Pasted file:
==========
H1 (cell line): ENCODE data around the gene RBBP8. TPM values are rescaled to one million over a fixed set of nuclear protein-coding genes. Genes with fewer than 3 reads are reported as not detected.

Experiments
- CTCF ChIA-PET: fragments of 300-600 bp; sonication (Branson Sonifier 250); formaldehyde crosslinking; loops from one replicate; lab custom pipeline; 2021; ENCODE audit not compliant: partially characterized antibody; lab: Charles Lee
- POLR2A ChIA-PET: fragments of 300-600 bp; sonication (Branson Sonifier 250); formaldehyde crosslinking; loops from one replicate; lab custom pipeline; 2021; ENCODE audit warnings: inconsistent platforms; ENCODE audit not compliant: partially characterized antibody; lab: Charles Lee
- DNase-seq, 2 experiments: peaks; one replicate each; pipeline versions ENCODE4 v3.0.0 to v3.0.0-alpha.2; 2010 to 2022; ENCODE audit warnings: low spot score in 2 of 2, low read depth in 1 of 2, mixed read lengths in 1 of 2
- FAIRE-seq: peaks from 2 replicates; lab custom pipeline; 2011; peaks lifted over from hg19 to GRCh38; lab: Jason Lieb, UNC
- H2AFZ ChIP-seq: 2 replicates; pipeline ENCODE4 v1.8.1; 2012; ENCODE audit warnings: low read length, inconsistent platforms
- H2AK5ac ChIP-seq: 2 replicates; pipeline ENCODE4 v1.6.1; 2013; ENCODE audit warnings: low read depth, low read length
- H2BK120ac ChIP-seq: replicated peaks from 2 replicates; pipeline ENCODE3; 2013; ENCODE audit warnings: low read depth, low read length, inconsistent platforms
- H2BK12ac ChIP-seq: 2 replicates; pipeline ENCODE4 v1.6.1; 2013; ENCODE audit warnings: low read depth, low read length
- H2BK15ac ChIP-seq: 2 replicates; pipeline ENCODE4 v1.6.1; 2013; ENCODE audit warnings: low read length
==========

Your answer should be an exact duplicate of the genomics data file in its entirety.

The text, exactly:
H1 (cell line): ENCODE data around the gene RBBP8. TPM values are rescaled to one million over a fixed set of nuclear protein-coding genes. Genes with fewer than 3 reads are reported as not detected.

Experiments
- CTCF ChIA-PET: fragments of 300-600 bp; sonication (Branson Sonifier 250); formaldehyde crosslinking; loops from one replicate; lab custom pipeline; 2021; ENCODE audit not compliant: partially characterized antibody; lab: Charles Lee
- POLR2A ChIA-PET: fragments of 300-600 bp; sonication (Branson Sonifier 250); formaldehyde crosslinking; loops from one replicate; lab custom pipeline; 2021; ENCODE audit warnings: inconsistent platforms; ENCODE audit not compliant: partially characterized antibody; lab: Charles Lee
- DNase-seq, 2 experiments: peaks; one replicate each; pipeline versions ENCODE4 v3.0.0 to v3.0.0-alpha.2; 2010 to 2022; ENCODE audit warnings: low spot score in 2 of 2, low read depth in 1 of 2, mixed read lengths in 1 of 2
- FAIRE-seq: peaks from 2 replicates; lab custom pipeline; 2011; peaks lifted over from hg19 to GRCh38; lab: Jason Lieb, UNC
- H2AFZ ChIP-seq: 2 replicates; pipeline ENCODE4 v1.8.1; 2012; ENCODE audit warnings: low read length, inconsistent platforms
- H2AK5ac ChIP-seq: 2 replicates; pipeline ENCODE4 v1.6.1; 2013; ENCODE audit warnings: low read depth, low read length
- H2BK120ac ChIP-seq: replicated peaks from 2 replicates; pipeline ENCODE3; 2013; ENCODE audit warnings: low read depth, low read length, inconsistent platforms
- H2BK12ac ChIP-seq: 2 replicates; pipeline ENCODE4 v1.6.1; 2013; ENCODE audit warnings: low read depth, low read length
- H2BK15ac ChIP-seq: 2 replicates; pipeline ENCODE4 v1.6.1; 2013; ENCODE audit warnings: low read length